TUCSON, Ariz. (KGUN) — Rising costs, especially fuel costs are rippling through our lives. Now they’re affecting our best friends—the animals in our lives. There is almost nothing rising fuel costs will not affect. Maybe you were already upset—--but now it’s starting to get to what we feed our animals.
If you think chicken feed means something that’s cheap, you have not priced chicken feed lately.
Will Feirstock manages OK Feed and Pet Supply
“A bag of scratch a year ago. I think we retailed for $13.99. And it's up to $16-$17.99 at points,” Feirstock said.
Feirstock says his profit margins are still low while his costs are spiking. He says a bale of hay that retailed for 14 dollars a year ago, might be 18 to 21 dollars now.
Feirstock says when people buy food for themselves or their animals they don’t always appreciate how fuel costs affect every part of the process.
“Farmers are going to use tractors, right? They use tractors to harvest. They use tractors to plant. They use tractors to transport to a processor. They're going to use the tractor to transport from the processor to the manufacturer, from the manufacturer to the distributor. And so they're using the semi trucks every point from a B, C, D, and then from the distributor to us.”
He says fuel costs affect more than the cost of hay for hungry horses. They add an extra bite to the cost of pet food.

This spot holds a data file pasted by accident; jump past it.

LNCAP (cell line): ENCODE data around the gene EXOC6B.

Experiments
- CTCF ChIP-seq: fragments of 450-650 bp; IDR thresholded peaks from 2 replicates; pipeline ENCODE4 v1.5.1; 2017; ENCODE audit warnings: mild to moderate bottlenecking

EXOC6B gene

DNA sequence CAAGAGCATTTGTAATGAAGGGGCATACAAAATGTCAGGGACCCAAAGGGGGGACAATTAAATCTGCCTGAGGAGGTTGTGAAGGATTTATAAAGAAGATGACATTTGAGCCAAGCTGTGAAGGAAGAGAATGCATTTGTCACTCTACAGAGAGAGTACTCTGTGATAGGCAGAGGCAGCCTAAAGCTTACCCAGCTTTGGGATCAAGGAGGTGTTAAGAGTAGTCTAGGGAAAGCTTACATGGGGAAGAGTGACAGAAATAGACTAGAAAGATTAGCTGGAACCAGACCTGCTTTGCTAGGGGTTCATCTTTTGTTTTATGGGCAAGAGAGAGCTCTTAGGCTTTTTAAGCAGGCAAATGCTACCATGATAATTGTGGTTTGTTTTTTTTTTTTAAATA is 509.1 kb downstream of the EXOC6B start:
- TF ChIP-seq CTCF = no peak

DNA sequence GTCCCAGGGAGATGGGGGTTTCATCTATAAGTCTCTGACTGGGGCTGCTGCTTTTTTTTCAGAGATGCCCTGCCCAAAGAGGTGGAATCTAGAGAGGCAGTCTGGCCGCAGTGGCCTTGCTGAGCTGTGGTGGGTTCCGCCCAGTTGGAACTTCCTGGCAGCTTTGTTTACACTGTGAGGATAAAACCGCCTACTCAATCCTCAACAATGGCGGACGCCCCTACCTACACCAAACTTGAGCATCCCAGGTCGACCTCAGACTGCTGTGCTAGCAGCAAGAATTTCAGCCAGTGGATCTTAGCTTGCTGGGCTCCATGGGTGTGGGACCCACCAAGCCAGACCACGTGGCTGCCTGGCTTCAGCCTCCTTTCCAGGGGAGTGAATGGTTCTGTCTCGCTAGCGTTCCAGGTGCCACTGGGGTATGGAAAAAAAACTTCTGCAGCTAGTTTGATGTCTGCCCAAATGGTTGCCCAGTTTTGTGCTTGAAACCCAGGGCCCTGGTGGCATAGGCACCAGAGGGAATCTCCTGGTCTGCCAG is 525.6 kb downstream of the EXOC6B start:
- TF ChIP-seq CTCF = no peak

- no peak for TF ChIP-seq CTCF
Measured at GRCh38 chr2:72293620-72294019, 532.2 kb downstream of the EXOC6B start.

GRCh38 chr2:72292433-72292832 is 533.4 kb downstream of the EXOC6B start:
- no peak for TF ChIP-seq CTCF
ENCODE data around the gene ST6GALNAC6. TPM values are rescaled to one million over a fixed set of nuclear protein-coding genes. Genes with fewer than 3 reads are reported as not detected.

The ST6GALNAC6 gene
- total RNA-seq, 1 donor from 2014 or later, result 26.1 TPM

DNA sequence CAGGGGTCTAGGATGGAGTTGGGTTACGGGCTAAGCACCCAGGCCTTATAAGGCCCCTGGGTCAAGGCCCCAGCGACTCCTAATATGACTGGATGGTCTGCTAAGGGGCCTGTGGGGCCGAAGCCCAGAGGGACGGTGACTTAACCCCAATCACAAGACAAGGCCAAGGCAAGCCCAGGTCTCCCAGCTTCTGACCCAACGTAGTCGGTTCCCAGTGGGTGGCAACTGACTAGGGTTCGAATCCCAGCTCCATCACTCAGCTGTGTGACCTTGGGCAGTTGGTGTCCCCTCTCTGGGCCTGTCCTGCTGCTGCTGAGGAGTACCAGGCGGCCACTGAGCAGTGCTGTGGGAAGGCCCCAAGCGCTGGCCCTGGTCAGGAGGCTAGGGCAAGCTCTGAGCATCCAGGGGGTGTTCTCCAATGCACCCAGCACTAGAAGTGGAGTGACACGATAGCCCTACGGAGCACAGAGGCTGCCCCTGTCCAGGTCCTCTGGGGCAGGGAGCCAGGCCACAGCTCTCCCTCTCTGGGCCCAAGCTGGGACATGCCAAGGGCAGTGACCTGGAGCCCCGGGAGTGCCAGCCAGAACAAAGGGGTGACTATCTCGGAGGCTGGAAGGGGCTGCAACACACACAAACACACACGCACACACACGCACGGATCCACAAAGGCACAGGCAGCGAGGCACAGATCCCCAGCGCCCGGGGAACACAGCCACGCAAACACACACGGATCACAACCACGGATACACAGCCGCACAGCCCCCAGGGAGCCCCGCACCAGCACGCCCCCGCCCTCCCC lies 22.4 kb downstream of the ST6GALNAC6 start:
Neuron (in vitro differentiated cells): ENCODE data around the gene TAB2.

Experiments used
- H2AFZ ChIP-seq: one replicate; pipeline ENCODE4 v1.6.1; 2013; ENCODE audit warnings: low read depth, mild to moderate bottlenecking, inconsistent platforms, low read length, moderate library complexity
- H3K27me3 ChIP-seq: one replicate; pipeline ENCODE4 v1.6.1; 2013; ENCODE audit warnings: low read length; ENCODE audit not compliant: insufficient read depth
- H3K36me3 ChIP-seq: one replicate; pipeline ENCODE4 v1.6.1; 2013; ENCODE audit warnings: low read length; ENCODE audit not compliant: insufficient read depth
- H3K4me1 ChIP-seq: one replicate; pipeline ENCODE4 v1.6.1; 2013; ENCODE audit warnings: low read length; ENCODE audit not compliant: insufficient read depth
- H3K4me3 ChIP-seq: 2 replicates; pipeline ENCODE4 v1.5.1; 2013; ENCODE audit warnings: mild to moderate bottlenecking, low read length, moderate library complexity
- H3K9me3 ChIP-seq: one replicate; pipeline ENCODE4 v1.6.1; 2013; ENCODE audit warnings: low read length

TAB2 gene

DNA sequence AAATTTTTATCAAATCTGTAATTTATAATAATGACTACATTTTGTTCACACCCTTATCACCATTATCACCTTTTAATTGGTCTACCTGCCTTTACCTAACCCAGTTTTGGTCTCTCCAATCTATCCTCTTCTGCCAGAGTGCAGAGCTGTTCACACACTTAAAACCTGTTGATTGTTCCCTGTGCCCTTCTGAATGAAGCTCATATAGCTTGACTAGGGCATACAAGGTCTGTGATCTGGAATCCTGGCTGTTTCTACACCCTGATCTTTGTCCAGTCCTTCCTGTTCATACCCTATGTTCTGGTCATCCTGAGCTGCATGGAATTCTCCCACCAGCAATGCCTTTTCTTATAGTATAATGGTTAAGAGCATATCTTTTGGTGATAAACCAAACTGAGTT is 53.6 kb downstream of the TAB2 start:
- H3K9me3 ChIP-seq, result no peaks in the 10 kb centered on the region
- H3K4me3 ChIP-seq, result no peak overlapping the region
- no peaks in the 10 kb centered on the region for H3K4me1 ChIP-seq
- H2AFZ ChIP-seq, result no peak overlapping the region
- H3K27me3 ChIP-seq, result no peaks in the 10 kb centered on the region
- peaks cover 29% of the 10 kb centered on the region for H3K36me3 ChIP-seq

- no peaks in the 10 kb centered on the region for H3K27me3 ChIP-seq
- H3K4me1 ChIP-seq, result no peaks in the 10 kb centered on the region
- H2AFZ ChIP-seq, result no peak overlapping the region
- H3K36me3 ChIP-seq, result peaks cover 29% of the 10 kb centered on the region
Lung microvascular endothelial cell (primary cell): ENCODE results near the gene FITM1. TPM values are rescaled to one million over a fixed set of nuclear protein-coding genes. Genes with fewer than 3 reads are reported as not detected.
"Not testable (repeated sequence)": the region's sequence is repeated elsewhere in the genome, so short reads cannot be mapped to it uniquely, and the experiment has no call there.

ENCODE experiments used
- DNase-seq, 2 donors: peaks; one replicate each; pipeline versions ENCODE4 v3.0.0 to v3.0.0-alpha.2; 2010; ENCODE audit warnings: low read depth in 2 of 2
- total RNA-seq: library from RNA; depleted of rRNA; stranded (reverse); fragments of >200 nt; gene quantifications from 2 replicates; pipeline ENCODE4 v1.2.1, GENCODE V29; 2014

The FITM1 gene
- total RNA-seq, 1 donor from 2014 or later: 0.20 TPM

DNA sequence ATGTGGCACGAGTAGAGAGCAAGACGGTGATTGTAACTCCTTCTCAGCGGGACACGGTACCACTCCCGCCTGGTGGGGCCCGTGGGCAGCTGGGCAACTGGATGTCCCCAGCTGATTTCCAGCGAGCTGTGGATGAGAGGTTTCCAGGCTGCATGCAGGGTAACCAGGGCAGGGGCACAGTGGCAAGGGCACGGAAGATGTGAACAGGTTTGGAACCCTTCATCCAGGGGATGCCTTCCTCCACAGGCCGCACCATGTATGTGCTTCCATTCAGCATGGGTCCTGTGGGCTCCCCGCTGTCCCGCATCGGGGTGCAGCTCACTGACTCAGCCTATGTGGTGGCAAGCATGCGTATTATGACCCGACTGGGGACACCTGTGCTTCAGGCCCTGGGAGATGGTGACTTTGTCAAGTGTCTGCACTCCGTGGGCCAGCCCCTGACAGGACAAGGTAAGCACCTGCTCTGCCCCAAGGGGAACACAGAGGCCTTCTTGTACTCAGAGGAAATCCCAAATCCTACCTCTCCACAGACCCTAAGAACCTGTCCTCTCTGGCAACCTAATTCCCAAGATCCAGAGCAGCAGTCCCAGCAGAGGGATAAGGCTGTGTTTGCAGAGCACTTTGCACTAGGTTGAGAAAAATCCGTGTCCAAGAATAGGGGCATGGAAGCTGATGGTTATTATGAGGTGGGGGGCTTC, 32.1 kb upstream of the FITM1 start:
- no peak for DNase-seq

Bruce Hawk says he’s feeding his house cats, and feral cats in his neighborhood.
“We buy large stocks and a big bag of cat food is a lot of money," hawk said. "And so our pets we have several at home. We've adopted pets from PACC and we tried to feed them well and take care of them. And it's an extra expense but everything it's just like everything else.”
At Holy Cow Tack and Feed, Lynn McKinney says some people are giving away horses they can’t afford to feed.
She says besides fuel impacts, drought and water use restrictions have reduced crops for animal feed. And she’s worried war in Ukraine could affect the raw material for a lot of animal food.
“40 percent of the corn that we use worldwide is produced in the Ukraine so that is going to be an issue coming up here," McKinney said. "Wheat—a lot of the wheat production is from Ukraine. So what's happening over there right now is going to affect the prices of everything.”
The feed stores say when prices go up their profit margins don’t and they may shave margins even more to help customers feed their animals.
Craig Smith is a reporter for KGUN 9. With more than 30 years of reporting in cities like Tampa, Houston and Austin, Craig has covered more than 40 Space Shuttle launches and covered historic hurricanes like Katrina, Ivan, Andrew and Hugo. Share your story ideas and important issues with Craig by emailing email@example.com or by connecting on Facebook and Twitter.